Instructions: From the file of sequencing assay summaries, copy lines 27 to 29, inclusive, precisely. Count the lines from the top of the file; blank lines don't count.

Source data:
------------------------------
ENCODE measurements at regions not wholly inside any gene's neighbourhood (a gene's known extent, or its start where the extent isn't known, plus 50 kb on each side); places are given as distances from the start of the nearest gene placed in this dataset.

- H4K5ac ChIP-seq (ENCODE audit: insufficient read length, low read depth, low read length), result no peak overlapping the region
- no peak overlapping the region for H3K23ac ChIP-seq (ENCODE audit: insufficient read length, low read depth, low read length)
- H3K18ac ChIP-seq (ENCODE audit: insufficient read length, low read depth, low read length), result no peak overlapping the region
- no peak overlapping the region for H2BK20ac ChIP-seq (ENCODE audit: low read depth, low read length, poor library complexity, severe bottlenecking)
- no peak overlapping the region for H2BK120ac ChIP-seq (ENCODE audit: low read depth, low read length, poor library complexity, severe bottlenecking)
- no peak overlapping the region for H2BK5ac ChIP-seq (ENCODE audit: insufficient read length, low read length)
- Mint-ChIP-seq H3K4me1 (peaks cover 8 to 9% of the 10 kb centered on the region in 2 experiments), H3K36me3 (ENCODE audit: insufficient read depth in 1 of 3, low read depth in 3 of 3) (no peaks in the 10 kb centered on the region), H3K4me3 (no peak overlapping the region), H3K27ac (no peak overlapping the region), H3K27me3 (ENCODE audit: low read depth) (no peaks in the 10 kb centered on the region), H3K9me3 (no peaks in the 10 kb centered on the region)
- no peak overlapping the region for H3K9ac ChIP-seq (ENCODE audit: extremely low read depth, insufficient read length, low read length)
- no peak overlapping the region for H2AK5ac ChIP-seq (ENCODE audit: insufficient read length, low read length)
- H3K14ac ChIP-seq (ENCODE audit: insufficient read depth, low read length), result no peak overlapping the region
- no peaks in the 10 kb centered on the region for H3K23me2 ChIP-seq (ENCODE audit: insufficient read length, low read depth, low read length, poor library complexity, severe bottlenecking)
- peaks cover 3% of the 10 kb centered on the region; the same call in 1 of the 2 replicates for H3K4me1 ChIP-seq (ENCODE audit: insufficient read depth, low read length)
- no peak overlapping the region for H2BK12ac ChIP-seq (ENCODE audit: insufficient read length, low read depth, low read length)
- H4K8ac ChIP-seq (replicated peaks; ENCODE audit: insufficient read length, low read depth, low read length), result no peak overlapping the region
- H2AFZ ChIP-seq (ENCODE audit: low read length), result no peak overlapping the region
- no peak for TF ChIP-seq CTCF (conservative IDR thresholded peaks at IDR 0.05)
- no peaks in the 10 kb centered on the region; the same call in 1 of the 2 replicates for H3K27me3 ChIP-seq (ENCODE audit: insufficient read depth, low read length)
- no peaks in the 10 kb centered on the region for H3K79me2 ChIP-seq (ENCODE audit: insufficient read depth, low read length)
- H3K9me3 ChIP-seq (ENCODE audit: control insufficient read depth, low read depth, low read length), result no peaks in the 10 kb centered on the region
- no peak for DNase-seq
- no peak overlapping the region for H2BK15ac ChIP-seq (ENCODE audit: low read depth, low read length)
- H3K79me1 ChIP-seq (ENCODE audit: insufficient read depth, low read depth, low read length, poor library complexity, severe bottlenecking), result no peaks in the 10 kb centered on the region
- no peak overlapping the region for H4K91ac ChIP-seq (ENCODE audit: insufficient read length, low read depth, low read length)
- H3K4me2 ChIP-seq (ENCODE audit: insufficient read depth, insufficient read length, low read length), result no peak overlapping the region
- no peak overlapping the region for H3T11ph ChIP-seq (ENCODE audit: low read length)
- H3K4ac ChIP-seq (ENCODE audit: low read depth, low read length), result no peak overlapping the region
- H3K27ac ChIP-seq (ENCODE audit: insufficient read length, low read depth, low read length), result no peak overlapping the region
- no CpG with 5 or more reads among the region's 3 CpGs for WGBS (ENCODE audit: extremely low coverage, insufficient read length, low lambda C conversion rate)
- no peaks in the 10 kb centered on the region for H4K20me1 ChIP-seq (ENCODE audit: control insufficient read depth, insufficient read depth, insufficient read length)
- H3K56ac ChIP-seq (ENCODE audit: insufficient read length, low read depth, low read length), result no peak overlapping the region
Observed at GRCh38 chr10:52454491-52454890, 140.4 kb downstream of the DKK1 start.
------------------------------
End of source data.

- H3K4ac ChIP-seq (ENCODE audit: low read depth, low read length), result no peak overlapping the region
- H3K27ac ChIP-seq (ENCODE audit: insufficient read length, low read depth, low read length), result no peak overlapping the region
- no CpG with 5 or more reads among the region's 3 CpGs for WGBS (ENCODE audit: extremely low coverage, insufficient read length, low lambda C conversion rate)